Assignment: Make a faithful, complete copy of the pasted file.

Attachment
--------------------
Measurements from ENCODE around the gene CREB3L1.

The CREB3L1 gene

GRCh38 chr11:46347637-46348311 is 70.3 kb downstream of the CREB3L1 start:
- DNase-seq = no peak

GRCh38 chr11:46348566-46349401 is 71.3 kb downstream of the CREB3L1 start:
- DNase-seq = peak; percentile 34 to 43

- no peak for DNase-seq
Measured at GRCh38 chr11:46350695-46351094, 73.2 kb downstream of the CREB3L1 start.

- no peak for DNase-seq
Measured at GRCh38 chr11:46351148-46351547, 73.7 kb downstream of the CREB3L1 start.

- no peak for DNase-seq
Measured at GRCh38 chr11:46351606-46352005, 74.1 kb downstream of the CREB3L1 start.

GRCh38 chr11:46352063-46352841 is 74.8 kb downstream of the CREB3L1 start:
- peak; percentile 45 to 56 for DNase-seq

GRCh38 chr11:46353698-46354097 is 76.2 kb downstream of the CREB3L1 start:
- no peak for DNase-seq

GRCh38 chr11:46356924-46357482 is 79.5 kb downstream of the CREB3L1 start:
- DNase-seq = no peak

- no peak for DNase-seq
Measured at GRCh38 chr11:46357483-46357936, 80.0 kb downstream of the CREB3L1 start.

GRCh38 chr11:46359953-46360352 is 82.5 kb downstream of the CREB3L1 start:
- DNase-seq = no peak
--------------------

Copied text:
Measurements from ENCODE around the gene CREB3L1.

The CREB3L1 gene

GRCh38 chr11:46347637-46348311 is 70.3 kb downstream of the CREB3L1 start:
- DNase-seq = no peak

GRCh38 chr11:46348566-46349401 is 71.3 kb downstream of the CREB3L1 start:
- DNase-seq = peak; percentile 34 to 43

- no peak for DNase-seq
Measured at GRCh38 chr11:46350695-46351094, 73.2 kb downstream of the CREB3L1 start.

- no peak for DNase-seq
Measured at GRCh38 chr11:46351148-46351547, 73.7 kb downstream of the CREB3L1 start.

- no peak for DNase-seq
Measured at GRCh38 chr11:46351606-46352005, 74.1 kb downstream of the CREB3L1 start.

GRCh38 chr11:46352063-46352841 is 74.8 kb downstream of the CREB3L1 start:
- peak; percentile 45 to 56 for DNase-seq

GRCh38 chr11:46353698-46354097 is 76.2 kb downstream of the CREB3L1 start:
- no peak for DNase-seq

GRCh38 chr11:46356924-46357482 is 79.5 kb downstream of the CREB3L1 start:
- DNase-seq = no peak

- no peak for DNase-seq
Measured at GRCh38 chr11:46357483-46357936, 80.0 kb downstream of the CREB3L1 start.

GRCh38 chr11:46359953-46360352 is 82.5 kb downstream of the CREB3L1 start:
- DNase-seq = no peak